U.S. regulators are scrutinizing derivatives markets after severe winter weather paralyzed Texas’ energy grid last week and sent natural gas cash prices soaring, the acting chairman of the Commodity Futures Trading Commission (CFTC) said.
The head of the CFTC said the regulator is monitoring Texas energy markets for any “irregularities” in the next-day and futures markets after an extraordinary deep freeze left millions of Texans without power, exposed vulnerabilities in the state’s energy system and resulted in “the tragic loss of life.”
“We remain prepared to do whatever is necessary to protect the integrity of our markets,” Acting Chairman Rostin Behnam told the CFTC’s Market Risk Advisory Committee Tuesday.
As demand surged and frigid temperatures limited gas production and delivery, prices skyrocketed to record levels. Some ratepayers in Texas were shocked in recent days to receive utility bills amid the energy crisis that were exponentially higher than normal.
The CFTC was already on high alert following a recent surge in silver futures – apparently fueled by social media commentary – Behnam said.
A day earlier, FERC said it was investigating the Texas wholesale natural gas and electricity markets for any participants engaged in market manipulation or other violations during the Texas energy crisis.
The Federal Energy Regulatory Commission said that, if potential wrongdoing is identified, commissioners would “pursue those matters as nonpublic investigations.”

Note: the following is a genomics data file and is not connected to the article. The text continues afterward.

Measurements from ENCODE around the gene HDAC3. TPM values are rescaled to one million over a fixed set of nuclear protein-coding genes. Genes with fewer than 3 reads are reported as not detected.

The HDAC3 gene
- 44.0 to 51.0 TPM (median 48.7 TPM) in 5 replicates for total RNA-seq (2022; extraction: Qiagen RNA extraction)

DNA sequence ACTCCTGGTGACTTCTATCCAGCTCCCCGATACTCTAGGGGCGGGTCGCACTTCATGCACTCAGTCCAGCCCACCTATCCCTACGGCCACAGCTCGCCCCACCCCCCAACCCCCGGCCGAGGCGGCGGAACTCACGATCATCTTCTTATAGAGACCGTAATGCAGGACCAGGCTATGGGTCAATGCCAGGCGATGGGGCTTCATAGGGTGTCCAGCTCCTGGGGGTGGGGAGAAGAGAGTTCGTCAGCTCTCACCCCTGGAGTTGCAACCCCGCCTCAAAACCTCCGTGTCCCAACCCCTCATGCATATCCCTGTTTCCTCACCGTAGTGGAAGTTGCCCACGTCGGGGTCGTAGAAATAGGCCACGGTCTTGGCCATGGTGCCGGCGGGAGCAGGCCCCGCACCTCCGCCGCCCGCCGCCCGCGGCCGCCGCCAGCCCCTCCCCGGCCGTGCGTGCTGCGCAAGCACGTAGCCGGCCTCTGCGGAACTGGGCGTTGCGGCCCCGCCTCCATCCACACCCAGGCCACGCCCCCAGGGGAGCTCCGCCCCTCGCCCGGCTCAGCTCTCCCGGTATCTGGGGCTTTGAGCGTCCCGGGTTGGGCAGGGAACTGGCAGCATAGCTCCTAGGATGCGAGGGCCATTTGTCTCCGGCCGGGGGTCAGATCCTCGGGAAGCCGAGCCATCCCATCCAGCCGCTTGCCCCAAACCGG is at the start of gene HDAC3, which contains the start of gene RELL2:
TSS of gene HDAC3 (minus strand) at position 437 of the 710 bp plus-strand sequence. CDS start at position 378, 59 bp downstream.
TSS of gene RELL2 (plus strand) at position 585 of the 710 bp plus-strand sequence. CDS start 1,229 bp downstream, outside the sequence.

FERC said the inquiry would begin with the Division of Analytics and Surveillance’s ongoing surveillance of market behavior in the gas and power markets.
The CFTC’s Behnam said he and staff at the commission are “communicating with fellow regulators, exchanges and stakeholders to address any potential threats to the integrity of the derivatives markets, evaluating in real-time structural and transparency concerns.”
He said derivatives markets “play a critical role in the everyday lives of all Americans” and this is “especially true when it comes to the production and supply of reliable and low-cost energy.”
The “Arctic blast highlighted weaknesses in our energy infrastructure that will likely be challenged and stressed more often in the future as a result of more frequent extreme weather events,” Behnam said. With that expectation in mind, he said CFTC is committed to ensuring “our markets remain transparent, fair and efficient, and fulfill their core responsibilities of price discovery and risk management.”
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